Sunday, September 27, 2009

Cathy Buckle's Weekly Letter from Zimbabwe !

It's time !

Saturday 26th September 2009

Dear Family and Friends,

I was about 8th in a queue in a supermarket this week and kept looking to the front of the line impatiently to see why things were moving so slowly. I was waiting to buy airtime for a mobile phone and suddenly the reality of what I was doing struck home. I'd recently heard from someone who wanted "the real scoop" about daily life in Zimbabwe and in fact here it was, right in this queue.

Less than a year ago I wrote about this very same supermarket which sometimes used to open at 9 or 10 in the morning, some days it didn't open at all because it had nothing to sell. Less than a year ago huge supermarkets had only cabbages, condoms or bundles of firewood for sale. Now the shelves are brimming with goods again and if we have money there is food to buy.

This time last year if there was a queue in, or outside a supermarket, you were literally taking your life in your hands if you joined it. Queues for bread, sugar or maize meal were controlled by riot police. People were waiting outside supermarkets all night for the chance to get a single loaf of bread or little plastic packet of sugar. At opening time thousands of people would surge forward, some were injured and others even died in the stampedes.

This time last year we were still dealing in Zimbabwe dollars - worthless paper in denominations of billions and trillions which had expiry dates. We were queuing outside banks for days at a time to be allowed to withdraw miniscule amounts of our own money. Amounts that weren't enough to even buy a bar of soap or a cup of tea. This dreadful time is also now a thing of the past and the banks are deserted places because most people don't have enough money to save and don't trust the banks who so recently treated their customers and their life savings with such casual contempt.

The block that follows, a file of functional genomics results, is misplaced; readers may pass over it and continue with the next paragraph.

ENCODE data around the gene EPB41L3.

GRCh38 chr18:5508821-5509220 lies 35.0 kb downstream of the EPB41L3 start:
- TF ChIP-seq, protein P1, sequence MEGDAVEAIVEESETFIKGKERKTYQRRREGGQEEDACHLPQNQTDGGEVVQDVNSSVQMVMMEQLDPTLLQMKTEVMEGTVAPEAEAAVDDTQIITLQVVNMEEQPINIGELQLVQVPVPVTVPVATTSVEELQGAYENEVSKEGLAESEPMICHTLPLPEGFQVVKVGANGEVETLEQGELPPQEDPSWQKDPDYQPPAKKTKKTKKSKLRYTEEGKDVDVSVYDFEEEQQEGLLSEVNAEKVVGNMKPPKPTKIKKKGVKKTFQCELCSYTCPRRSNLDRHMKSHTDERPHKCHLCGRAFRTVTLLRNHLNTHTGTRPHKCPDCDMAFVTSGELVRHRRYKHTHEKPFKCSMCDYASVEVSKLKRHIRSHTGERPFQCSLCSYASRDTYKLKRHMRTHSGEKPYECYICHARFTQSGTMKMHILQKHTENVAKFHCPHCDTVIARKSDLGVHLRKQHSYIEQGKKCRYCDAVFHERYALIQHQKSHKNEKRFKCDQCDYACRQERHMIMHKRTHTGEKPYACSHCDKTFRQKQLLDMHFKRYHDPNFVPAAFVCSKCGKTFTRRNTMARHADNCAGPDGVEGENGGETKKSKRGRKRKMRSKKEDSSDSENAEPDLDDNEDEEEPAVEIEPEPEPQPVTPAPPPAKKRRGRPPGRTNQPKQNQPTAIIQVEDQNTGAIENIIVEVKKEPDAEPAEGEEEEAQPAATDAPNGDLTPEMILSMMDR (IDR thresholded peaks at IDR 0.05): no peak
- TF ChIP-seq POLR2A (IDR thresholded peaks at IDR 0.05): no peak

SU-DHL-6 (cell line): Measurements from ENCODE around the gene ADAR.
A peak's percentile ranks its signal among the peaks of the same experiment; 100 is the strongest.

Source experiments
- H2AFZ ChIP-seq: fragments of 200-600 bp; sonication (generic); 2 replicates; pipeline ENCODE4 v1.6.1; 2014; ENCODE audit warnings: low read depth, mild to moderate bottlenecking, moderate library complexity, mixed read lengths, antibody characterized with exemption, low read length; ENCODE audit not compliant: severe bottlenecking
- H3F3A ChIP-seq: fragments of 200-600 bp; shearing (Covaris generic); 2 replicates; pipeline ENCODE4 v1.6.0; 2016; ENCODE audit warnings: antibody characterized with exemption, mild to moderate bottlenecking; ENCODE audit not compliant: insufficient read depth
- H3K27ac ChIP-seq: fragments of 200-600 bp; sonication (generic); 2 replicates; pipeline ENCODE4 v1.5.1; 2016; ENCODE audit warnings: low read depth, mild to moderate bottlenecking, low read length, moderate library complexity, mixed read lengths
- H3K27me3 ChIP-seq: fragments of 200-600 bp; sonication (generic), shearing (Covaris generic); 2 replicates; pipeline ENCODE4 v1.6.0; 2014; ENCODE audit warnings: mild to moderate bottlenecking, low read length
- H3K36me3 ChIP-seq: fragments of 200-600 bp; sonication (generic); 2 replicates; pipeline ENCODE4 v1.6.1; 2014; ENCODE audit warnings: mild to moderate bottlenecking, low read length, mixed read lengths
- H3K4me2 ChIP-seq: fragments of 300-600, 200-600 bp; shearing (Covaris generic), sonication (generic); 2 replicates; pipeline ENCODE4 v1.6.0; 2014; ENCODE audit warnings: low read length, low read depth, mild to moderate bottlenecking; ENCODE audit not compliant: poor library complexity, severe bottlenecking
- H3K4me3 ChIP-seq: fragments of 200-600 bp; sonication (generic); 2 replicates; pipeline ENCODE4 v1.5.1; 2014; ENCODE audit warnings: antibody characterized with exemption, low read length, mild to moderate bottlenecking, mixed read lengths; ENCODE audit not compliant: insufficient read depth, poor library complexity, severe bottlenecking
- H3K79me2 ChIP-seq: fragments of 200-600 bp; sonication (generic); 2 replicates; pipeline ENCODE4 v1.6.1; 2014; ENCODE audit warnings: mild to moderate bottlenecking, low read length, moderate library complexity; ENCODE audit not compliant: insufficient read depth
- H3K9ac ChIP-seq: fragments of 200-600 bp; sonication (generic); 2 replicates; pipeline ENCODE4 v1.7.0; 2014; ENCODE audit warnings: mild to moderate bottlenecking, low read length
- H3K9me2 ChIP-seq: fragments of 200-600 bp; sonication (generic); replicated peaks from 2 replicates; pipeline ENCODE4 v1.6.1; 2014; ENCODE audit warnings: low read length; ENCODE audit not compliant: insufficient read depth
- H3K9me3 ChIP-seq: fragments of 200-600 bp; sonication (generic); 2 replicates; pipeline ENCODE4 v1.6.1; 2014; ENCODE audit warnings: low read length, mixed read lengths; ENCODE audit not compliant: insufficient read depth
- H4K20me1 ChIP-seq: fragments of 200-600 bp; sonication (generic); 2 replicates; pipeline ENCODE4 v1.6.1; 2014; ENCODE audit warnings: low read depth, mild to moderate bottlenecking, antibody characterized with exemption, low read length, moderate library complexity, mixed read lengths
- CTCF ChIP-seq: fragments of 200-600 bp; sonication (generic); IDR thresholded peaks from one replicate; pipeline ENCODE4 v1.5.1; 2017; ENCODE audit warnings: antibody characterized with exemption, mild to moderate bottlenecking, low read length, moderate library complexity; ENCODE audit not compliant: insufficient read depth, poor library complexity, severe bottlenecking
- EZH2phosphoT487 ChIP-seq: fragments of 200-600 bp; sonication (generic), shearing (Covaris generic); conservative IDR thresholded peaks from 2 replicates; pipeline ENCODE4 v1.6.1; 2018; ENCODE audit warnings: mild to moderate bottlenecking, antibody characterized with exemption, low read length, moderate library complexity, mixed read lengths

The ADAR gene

The reality of life in Zimbabwe this October 2009 is that the basics are back: food, fuel and bank notes. Yes the food is all imported and the bank notes are American but they have given such relief to an existence that had become almost unbearable. Everyone, without exception, knows that the bank crisis, the currency crisis and the food crisis were bought on by bad politics and bad governance and we also know who fixed their mess and what courage and determination it took.

And now, as we are just a fortnight away from the rainy season, it is time for the next battle of the basics to be fought and won. Now its time for Zimbabwe to start growing its own food again. Bad politics and bad governance forced us to import our every need and now its time for the brave and determined people who gave us back money food and fuel, to give us back functional farming and our own food on tables. We've wasted eight good rainy seasons and its time to turn the corner.

Until next time, thanks for reading, love cathy

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